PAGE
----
Album Review: “Uh-huh” By John Cougar Mellencamp

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Against all odds, he let his rebellious temper too long restrained by his manager take over and decided to do as he pleased. The best way to assert his personality was first to take his real name, Mellencamp, from where the John Cougar-Mellencamp of the cover (thereafter, he would completely abandon this Cougar which had been imposed on him in his beginnings ). Then to record the album he had always dreamed of making.

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While most artists who have experienced the unexpected intoxication of success find themselves very helpless when it comes to returning to the studio and lose a lot of time in vain procrastination (clumsy attempts to compose a copy of the previous tubes, endless sessions of ‘recording, the dictatorship of the fashionable producer), for fear of falling from their pedestal and reliving the galleys of yesteryear, John Mellencamp simply decided to take his foot, to record what he liked, in a minimum of time and with a stripped-down production. It was also a way to take revenge on his few wanderings of youth. Uh-Huh, so …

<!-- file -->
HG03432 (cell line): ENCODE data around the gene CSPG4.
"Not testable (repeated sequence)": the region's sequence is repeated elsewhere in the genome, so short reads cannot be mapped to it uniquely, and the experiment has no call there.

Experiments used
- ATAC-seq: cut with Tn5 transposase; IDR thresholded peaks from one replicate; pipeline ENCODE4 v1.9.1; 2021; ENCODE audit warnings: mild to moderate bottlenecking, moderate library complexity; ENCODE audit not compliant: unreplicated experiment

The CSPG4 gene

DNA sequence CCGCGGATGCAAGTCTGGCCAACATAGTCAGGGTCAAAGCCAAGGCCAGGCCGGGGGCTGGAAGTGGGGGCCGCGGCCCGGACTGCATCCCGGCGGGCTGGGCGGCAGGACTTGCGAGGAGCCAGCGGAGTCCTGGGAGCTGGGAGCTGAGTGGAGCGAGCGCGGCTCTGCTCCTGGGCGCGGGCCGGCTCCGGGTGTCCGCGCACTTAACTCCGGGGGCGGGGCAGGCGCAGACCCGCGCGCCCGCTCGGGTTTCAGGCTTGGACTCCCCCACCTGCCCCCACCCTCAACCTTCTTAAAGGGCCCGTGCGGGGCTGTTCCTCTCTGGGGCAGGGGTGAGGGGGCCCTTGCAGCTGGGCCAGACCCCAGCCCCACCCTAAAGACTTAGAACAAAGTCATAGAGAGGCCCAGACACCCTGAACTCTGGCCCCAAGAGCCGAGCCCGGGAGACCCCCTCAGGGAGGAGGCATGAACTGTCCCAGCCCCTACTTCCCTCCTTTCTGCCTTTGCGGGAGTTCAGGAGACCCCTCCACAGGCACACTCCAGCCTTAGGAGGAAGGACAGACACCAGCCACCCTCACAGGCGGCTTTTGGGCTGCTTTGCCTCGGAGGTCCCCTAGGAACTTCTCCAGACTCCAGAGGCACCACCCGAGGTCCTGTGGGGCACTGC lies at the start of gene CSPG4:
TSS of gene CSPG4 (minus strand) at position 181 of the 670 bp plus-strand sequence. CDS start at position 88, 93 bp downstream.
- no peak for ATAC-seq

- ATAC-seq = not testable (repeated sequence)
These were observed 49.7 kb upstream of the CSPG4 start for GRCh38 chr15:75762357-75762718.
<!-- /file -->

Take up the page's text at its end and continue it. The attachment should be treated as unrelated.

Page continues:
The syncopated and Estonian Crumblin’Down takes us immediately to the guts … Immediately we are carried away by this rhythm and this voice of small tingling strike …

Follows the most melodic Pink Houses which allows Mellencamp to highlight, through a more social and disillusioned discourse, his Dylanian sensitivity and fiber.

Back to the big rock that stains with the excellent Authority Song, its impeccable riff, its irresistible verses, and its dirty rock’n’roll solo. What better way to close this first side than another wild rock, this Warmer Place To Sleep with a refrain as heady as that of Crumblin’Down.

Things then calm down with the Jackie O bluette, a pleasant but not unforgettable ballad.

And it hits again with the second single, the hard-hitting Play Guitar. No need to develop, everything is said in the title …

Two more nuggets of basic, sincere and authentic rock: the incisive Serious Business, led by this drummer who sounds like the great Charlie Watts and Lovin’Mother For Ya, syncopated rhythms and bawdy choirs. At times, one has the impression of hearing falls from Exile On Main Street: it is by chance the album of the Stones that Mellencamp prefers …

The album ends with the splendid Golden Gates, a beautiful song more ambitious and sophisticated, full of nostalgia and dealing with those disappointed with the American dream. At 32, Mellencamp could now express himself in a more mature way.

He was also perfectly aware of what he had achieved when he described his baby in the trade press: “An honest record with minimal production. (…) I would like this album to be a return from crank in the mouth of synthetic shit which, in the United States, triumphs. ” 

Even if it is often forgotten in the rankings, Uh-Huh remains one of the best albums of 1983. A record that evokes the best of the Stones (in 83, we can even admit that the student exceeded largely the masters).